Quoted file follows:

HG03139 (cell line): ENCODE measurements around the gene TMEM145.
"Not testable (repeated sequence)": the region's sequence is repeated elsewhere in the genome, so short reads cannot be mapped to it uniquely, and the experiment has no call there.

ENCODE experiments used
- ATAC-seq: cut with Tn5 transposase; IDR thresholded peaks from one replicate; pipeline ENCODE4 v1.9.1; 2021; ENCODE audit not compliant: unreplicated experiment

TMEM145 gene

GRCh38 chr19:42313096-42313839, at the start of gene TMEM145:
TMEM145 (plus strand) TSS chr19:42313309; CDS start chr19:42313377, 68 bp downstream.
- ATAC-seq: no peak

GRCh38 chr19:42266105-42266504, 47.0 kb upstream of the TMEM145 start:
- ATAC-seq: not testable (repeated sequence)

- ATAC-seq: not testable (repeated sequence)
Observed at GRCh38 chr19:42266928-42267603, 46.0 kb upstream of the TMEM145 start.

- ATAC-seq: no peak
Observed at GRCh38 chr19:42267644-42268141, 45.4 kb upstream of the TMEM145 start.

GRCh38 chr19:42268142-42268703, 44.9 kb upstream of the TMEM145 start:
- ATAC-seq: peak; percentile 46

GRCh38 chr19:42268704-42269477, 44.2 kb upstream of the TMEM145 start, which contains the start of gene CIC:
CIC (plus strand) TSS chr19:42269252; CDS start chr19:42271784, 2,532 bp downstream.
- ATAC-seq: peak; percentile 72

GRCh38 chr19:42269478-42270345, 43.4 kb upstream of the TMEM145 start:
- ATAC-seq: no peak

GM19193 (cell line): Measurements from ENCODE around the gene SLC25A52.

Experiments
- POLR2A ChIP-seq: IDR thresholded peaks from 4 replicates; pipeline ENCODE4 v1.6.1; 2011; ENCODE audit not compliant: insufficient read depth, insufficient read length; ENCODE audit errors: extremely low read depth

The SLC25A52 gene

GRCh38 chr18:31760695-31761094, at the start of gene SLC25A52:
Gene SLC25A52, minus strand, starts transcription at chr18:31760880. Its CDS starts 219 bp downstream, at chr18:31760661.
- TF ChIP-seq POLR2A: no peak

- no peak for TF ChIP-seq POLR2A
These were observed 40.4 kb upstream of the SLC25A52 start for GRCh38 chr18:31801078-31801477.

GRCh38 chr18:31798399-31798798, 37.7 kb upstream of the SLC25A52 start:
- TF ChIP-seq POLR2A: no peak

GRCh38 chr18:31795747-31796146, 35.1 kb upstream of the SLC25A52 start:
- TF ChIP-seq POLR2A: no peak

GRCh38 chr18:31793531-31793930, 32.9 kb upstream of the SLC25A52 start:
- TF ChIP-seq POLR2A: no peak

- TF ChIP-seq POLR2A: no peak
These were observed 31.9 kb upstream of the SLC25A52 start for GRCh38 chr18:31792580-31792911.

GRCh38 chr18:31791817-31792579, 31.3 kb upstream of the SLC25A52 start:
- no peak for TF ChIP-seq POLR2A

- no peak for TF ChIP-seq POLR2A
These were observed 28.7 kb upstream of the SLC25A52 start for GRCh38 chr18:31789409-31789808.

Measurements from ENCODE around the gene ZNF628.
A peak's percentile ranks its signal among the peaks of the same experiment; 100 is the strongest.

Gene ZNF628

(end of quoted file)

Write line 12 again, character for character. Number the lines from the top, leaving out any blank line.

Observed at GRCh38 chr19:42266928-42267603, 46.0 kb upstream of the TMEM145 start.